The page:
Veronica Harty read about space exploration and the ocean with three third grade students last summer.
One boy with blond hair and glasses liked sports. The girl liked to chat. All three were in danger of being held back.
Harty, a former teacher, volunteered to help students who failed the Florida Standards Assessment as part of the school district’s Summer Reading Camp. She listened to them read, asked questions and showed them how to write. All in the hopes they would make it to fourth grade.
“I loved giving them that attention,” Harty, 68, said.
She loved it so much she’s coming back this year, she said. But Sarasota County Schools still needs more volunteers at Lamarque Elementary in North Port.
The district needs about 35 volunteers for this summer’s camp, which runs from June 13 to July 28, not including the week of July 4, said Suzanne Naiman, the district’s English language arts specialist for elementary. Volunteers help once a week from noon to 1:30 p.m.
North Port has the highest need for volunteers, she said.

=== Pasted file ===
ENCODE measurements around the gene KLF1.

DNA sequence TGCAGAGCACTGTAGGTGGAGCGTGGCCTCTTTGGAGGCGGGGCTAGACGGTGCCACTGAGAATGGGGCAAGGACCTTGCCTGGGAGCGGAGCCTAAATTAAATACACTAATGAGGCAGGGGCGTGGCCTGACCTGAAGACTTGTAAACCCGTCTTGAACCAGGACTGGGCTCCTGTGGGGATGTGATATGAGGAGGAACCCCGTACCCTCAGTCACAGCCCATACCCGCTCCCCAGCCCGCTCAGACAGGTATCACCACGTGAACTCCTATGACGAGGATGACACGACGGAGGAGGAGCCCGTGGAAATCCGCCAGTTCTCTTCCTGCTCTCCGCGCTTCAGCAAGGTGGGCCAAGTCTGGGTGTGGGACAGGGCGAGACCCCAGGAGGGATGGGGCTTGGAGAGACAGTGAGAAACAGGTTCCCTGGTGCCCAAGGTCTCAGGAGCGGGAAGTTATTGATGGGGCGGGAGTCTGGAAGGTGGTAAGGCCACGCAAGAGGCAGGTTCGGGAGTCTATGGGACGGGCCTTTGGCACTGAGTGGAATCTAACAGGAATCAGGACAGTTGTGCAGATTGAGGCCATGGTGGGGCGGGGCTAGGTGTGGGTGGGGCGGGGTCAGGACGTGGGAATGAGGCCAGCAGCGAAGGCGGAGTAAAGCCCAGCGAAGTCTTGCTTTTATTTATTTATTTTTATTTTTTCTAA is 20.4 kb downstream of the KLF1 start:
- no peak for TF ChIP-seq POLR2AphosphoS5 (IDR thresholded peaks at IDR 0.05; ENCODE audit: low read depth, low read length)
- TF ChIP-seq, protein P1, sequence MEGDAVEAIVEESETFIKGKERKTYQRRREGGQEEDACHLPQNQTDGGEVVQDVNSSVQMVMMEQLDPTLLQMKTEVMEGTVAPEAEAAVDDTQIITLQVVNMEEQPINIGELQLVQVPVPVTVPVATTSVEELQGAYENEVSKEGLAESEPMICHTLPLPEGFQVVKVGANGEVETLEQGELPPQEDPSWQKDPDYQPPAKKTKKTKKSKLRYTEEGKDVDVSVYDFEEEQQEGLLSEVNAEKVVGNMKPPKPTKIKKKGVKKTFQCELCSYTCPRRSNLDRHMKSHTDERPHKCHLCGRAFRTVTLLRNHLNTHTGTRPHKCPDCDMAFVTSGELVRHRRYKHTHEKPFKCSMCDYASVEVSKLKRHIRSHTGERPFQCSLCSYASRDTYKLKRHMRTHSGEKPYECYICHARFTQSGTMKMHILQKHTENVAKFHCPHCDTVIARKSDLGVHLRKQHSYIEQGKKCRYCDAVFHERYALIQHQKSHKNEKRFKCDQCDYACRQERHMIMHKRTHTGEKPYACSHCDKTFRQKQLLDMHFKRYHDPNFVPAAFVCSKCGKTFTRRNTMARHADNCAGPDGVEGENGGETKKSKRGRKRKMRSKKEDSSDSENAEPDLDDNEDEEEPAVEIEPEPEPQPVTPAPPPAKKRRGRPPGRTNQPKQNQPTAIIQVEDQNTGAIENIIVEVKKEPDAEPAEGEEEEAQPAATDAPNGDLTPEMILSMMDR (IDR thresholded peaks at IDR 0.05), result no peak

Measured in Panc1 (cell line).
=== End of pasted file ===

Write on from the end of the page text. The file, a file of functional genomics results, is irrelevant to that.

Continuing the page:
The camp will be offered at three schools: Brentwood Elementary and Gulf Gate Elementary, in Sarasota, and Lamarque Elementary, in North Port.
Schools were chosen based on location, Naiman said, with one each serving the north, central and south part of the county.
Between the three schools, she said she expects about 200 students to be invited to participate. Parents and guardians will be notified if their child can attend.
Florida legislation requires third graders to show mastery in English before moving to fourth grade, Naiman said. Students can take either the FSA, the SAT 10 or show proficiency on the Third Grade Portfolio to move on.
The program also helps students avoid the “summer slide,” where they can lose momentum, Naiman said.
“We don’t want to leave any child behind,” she said.
Those interested can contact the district’s Volunteer and Partnership Office, said Tanice Knopp, the coordinator of the volunteer and partnership program.
After passing a criminal background check, volunteers attend a 2-hour training session on how to help students with fluency in reading and vocabulary.
Knopp said last year, many volunteers were retirees. This created an intergenerational experience for participants.
“It’s only a few pages, but it’s a very rich experience between the student and the volunteer,” she said. “It’s just a fun, warm interaction.”